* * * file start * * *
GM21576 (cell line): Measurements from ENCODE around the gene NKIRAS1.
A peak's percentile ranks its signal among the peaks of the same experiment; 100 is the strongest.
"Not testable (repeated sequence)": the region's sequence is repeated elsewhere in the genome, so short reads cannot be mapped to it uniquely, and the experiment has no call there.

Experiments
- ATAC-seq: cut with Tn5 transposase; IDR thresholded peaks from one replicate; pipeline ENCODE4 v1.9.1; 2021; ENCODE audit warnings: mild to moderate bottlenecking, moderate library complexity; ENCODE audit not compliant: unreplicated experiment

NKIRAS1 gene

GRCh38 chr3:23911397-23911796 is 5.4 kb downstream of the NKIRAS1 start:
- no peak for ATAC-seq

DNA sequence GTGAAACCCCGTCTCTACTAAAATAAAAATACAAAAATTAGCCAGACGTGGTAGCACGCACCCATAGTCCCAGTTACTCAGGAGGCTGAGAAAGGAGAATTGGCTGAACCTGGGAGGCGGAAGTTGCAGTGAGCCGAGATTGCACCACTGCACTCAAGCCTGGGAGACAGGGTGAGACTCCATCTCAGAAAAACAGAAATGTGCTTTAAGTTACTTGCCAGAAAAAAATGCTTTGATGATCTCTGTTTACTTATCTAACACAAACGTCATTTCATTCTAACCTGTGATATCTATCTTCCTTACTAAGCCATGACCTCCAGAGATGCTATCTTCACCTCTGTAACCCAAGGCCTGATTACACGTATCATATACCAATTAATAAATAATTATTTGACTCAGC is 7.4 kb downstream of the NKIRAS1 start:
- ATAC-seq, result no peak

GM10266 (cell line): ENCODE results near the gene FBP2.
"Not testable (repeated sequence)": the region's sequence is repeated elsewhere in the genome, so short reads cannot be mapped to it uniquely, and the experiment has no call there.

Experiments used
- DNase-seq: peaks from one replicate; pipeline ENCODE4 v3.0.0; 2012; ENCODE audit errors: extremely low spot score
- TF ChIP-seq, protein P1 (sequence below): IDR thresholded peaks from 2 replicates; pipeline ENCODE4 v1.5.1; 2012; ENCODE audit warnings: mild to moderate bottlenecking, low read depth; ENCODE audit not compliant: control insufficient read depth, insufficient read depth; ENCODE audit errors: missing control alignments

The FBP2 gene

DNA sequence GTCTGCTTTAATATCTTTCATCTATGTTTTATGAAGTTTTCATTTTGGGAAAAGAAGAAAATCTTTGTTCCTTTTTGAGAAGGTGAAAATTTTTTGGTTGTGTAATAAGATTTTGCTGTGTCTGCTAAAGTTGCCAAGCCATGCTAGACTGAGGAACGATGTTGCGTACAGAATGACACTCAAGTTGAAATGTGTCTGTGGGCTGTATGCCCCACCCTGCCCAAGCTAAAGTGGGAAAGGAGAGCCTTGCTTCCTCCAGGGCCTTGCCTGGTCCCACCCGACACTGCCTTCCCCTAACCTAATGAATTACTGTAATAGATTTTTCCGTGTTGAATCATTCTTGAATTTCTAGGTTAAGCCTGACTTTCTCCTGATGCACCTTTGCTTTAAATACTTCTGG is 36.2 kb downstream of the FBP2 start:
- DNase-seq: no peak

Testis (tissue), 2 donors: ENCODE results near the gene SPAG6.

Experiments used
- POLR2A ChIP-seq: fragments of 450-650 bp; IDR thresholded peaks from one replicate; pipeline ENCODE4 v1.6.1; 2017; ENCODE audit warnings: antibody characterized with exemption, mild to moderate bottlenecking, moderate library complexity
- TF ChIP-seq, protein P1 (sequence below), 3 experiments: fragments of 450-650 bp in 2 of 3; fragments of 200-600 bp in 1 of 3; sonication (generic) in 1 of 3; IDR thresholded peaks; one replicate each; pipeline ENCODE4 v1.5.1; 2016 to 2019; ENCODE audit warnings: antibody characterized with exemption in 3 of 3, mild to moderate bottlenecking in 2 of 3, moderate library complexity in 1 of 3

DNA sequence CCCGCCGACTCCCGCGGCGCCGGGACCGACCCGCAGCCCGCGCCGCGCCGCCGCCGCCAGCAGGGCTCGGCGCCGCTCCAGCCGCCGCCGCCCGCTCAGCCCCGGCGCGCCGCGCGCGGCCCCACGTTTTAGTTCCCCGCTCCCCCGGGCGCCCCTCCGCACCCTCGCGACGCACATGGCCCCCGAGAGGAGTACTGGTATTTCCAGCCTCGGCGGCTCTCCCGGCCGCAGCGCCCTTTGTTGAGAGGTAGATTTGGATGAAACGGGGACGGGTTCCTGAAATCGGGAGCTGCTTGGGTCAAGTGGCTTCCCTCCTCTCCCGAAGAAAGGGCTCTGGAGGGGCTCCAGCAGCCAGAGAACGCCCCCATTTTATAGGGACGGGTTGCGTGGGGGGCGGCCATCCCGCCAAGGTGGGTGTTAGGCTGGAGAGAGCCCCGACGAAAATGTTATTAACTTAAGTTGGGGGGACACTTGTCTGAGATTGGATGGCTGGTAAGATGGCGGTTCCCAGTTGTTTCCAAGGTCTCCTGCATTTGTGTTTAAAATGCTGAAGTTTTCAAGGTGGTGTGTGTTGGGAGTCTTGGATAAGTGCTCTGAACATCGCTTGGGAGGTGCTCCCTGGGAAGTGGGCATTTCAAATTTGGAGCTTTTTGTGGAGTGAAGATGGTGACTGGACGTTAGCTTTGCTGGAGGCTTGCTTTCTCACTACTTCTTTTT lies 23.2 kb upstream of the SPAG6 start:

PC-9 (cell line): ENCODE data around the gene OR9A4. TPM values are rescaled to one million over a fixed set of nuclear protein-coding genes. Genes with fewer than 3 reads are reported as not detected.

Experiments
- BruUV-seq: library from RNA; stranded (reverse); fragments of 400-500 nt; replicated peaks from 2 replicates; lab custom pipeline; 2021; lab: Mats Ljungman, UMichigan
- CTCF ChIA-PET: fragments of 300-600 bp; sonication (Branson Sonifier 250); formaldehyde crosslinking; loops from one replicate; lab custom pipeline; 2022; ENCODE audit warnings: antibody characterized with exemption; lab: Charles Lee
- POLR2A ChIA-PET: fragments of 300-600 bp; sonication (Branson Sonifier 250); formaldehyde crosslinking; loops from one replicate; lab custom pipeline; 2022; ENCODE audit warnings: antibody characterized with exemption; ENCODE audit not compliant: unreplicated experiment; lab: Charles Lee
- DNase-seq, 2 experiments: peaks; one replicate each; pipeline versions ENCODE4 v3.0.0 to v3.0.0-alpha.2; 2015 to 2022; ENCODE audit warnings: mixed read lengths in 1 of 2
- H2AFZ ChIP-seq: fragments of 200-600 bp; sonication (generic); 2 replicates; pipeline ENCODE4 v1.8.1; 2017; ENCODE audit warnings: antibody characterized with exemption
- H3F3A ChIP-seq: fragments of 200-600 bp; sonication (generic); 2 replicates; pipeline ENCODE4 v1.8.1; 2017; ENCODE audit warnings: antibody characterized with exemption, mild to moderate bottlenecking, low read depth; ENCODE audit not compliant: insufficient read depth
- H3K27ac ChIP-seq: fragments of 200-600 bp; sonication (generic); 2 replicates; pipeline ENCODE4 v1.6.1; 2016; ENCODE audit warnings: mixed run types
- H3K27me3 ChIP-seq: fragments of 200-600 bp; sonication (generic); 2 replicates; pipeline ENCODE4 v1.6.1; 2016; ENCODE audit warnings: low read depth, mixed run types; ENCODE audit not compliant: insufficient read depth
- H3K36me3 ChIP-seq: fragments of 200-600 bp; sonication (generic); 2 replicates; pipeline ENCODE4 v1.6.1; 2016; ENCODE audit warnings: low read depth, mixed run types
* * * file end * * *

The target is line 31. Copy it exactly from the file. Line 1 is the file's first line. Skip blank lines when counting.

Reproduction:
- H3F3A ChIP-seq: fragments of 200-600 bp; sonication (generic); 2 replicates; pipeline ENCODE4 v1.8.1; 2017; ENCODE audit warnings: antibody characterized with exemption, mild to moderate bottlenecking, low read depth; ENCODE audit not compliant: insufficient read depth